Each season we invite four volunteers to come to Skokholm and help the Wardens manage the Island and monitor its wildlife. There are two positions running from 1st April 2018 until 30th June 2018 and two from 1st July 2018 until 30th September 2018.
Spring is a fantastic time to be on Skokholm.
Yes it can be cold and yes it can be wet, but suddenly there are signs everywhere that breeding seasons are fast approaching. Dark nights see the first of our 120,000 breeding Manx Shearwaters return to the Island and quickly the nights become a cacophony of whaling noises.
The first spring migrants begin to pass Skokholm and the Puffins return (from when our evenings are spent counting the large rafts which congregate around the Island). The Razorbills and Guillemots return to their cliff ledges and the gulls begin to lay their eggs. Days are spent counting the nesting seabirds and seeing how the totals fluctuate each day, nights are spent taking guests to see the phenomenal Storm Petrel colony at the Quarry and ringing Manx Shearwaters. Scarce plant monitoring and the morning census of migrant birds provide a break from the seabird monitoring.
Choughs are secretive around their nests and the staff thus find themselves hidden among the rocks to look for incubation changeovers. The Peregrines and Ravens are more straightforward, as is the mapping of the vocal Oystercatchers.
Much of our time is spent establishing study plots and, as the spring progresses, monitoring a sample of each breeding species; this will be the basis of our productivity estimates. All this, coupled with a long-term Puffin colour ringing study, a study of Manx Shearwater survival rates and the daily ringing of passage birds sees the staff flat out. Volunteers are also encouraged to run a personal project, be it moth trapping, plant surveys, hoverfly identification, butterfly transects, cetacean watches, or something we have not yet thought of.
Our second team of long-term volunteers pick up where the first team left off.
The productivity monitoring plots are established and the chicks have hatched, but we need to follow the progress of the Razorbill, Puffin and gull chicks to see if they fledge. A large amount of time early on in the period is spent playing Storm Petrel song along several transects, thus allowing an estimate of crevice occupancy to be made. The staff take turns during several 24 hour periods to assess how many of the Puffins arriving with fish lose their chick food to the gulls.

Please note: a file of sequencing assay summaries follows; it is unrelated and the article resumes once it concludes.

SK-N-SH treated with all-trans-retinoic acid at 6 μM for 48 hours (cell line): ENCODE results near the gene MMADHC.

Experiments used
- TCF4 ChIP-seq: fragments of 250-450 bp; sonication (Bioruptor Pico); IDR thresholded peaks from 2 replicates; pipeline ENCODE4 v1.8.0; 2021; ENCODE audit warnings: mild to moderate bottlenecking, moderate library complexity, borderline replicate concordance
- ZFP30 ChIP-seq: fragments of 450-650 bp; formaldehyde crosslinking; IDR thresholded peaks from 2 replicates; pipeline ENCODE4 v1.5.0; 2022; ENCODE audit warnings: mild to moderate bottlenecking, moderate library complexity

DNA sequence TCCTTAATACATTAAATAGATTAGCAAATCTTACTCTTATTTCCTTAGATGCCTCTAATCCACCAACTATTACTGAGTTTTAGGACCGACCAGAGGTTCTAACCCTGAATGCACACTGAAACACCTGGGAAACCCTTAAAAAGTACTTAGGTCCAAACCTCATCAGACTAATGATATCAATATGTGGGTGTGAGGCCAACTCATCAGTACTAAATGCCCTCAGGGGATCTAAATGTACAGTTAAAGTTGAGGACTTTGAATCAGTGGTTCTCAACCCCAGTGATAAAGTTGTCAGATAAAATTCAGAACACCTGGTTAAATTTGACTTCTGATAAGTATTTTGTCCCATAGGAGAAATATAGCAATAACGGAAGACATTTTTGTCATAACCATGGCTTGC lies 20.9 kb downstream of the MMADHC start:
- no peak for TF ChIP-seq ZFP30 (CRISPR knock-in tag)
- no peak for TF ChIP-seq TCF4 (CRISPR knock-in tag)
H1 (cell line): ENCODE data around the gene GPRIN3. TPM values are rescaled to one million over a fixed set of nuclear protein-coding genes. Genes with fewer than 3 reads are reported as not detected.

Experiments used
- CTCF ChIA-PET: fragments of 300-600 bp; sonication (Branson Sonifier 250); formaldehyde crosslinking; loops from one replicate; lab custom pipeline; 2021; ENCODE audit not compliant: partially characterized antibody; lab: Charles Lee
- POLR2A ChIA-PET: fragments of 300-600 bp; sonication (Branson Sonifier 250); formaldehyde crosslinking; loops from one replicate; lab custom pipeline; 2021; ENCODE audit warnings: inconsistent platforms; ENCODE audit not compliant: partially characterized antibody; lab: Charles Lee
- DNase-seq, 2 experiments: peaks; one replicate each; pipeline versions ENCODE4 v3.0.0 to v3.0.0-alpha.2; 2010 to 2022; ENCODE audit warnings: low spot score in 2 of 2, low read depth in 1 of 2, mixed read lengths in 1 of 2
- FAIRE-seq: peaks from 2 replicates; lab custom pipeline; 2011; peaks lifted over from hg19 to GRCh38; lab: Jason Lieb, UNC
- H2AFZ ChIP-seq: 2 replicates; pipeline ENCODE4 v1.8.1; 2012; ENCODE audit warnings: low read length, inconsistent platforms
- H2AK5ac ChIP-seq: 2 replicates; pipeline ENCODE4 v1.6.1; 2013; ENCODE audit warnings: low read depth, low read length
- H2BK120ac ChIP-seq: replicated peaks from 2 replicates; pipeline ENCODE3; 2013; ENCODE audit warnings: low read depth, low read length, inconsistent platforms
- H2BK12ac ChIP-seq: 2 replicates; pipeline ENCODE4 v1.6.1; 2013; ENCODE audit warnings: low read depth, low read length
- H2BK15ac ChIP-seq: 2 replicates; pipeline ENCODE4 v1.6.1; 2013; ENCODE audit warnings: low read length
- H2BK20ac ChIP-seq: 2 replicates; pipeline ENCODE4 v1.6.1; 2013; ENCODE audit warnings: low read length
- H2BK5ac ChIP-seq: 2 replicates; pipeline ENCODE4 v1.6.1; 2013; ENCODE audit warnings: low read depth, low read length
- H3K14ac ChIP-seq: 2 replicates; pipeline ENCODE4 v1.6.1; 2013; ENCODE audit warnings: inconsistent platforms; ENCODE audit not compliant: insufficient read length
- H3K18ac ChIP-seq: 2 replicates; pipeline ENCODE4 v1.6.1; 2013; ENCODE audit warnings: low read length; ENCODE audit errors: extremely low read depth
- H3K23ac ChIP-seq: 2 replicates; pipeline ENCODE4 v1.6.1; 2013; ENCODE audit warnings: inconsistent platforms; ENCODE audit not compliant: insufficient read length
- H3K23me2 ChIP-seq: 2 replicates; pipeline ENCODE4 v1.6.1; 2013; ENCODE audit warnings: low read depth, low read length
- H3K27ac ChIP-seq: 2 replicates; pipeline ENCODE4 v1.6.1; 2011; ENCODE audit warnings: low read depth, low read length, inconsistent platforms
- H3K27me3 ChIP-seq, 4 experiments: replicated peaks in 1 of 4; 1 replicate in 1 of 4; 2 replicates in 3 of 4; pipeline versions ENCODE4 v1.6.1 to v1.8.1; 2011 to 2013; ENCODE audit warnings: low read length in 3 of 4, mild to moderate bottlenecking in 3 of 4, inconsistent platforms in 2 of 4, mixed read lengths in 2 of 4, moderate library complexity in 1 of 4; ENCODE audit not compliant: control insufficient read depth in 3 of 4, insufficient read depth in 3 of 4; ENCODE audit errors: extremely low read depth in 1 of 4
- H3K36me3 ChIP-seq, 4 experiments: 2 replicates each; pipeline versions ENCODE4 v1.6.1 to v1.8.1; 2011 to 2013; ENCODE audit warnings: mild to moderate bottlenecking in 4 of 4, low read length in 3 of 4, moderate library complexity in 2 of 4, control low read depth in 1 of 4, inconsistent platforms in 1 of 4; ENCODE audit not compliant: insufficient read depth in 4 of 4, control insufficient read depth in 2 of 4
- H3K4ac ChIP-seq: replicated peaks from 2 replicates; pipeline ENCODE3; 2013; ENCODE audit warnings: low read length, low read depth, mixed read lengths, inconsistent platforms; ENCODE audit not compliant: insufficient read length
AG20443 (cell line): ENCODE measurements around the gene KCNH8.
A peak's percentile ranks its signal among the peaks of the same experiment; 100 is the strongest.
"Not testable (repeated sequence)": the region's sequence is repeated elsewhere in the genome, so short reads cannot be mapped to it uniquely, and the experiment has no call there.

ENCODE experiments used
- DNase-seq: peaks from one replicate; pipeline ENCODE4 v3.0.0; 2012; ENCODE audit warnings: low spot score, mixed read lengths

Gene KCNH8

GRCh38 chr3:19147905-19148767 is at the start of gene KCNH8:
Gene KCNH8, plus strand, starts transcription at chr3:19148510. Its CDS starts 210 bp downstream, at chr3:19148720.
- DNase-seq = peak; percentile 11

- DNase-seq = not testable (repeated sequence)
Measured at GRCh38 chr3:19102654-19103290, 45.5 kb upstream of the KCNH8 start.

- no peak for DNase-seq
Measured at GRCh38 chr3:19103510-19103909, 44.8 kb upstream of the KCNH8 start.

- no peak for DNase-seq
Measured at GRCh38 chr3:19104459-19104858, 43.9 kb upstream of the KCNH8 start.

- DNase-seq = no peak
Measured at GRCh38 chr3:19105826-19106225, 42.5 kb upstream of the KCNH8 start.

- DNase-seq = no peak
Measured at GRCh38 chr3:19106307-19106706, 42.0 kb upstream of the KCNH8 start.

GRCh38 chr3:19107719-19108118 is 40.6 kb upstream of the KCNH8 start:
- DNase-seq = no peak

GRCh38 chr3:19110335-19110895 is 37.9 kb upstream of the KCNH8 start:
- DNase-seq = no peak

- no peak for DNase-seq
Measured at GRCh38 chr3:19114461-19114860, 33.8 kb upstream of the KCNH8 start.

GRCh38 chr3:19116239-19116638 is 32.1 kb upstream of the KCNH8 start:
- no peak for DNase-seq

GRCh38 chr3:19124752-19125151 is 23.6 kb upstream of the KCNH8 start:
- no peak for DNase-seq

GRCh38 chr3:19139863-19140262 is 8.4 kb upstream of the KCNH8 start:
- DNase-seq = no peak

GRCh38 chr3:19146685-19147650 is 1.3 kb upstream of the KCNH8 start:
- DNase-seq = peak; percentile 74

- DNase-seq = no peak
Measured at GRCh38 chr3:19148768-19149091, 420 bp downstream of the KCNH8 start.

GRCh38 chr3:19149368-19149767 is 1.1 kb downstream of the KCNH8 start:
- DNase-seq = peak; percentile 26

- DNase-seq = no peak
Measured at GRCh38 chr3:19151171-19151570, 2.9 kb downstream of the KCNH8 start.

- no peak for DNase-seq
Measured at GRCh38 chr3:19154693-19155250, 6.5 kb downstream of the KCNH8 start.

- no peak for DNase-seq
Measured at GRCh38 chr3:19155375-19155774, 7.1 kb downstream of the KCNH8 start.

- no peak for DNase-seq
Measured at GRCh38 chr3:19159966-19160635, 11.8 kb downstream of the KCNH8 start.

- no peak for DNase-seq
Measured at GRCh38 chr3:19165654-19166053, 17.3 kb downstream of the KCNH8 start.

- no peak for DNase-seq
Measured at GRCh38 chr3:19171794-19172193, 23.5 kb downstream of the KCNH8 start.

Many more visits are made to the Puffin study colony to try and see as many colour ring combinations as possible. Attention turns to the Manx Shearwaters in August with visits being made to our 223 study burrows to ring the chicks and monitor their development and fledging.
Autumn migration picks up pace as August progresses and the daily census begins to take longer as the number of birds lurking around the Island increases. If the pond has dried out then there could be several days of hard digging as we continue to remove the sediment which has built up over the decades. September is an exciting month and much time is spent in the field counting common migrant birds and searching for scarcer ones. Evenings are often spent ringing Manx Shearwater fledglings as they venture out onto the Lighthouse track. As with the first volunteer period, both of the successful applicants will be encouraged to take on a personal project.
This is a fantastic opportunity to work on one of Britain’s most spectacular Islands and to gain experience in a wide range of survey techniques. But it is not all about the monitoring work! The successful applicants will be integral to all aspects of Island management, from providing sanitation and clean visitor accommodation to helping with boat deliveries and physical management such as pond digging. Each volunteer has their own bedroom at the Farm and share the same facilities as our paying guests; we are thus looking for people who are happy to spend time with our guests and share their passion for the phenomenal things which inhabit Skokholm.
No qualifications or specific experience are required as training will be given on the Island, however candidates who are working towards a career in conservation are preferred. Additionally candidates who have previous volunteering experience, relevant qualifications such as a ringing permit or who are experienced birders will be well placed. We are looking for people with enthusiasm for UK wildlife who have a desire to learn and get involved in a range of tasks. Candidates must be of a hardy nature as working days can be long and in a range of weather conditions.
How to apply
Please fill in the application form explaining why you are interested in the post, what you could bring to it and what you hope to achieve from the position. No cover letters or CVs will be included as part of your application.
Applications must reach the below address by email or post by 12th February 2018.
Decisions will be made within the following two weeks and candidates short-listed for phone interviews will be contacted.
Please e-mail (or post) your application forms to:
Richard and Giselle
Email firstname.lastname@example.org or mail
Wildlife Trust of South and West Wales
Welsh Wildlife Centre
Cilgerran, Cardigan, SA43 2TB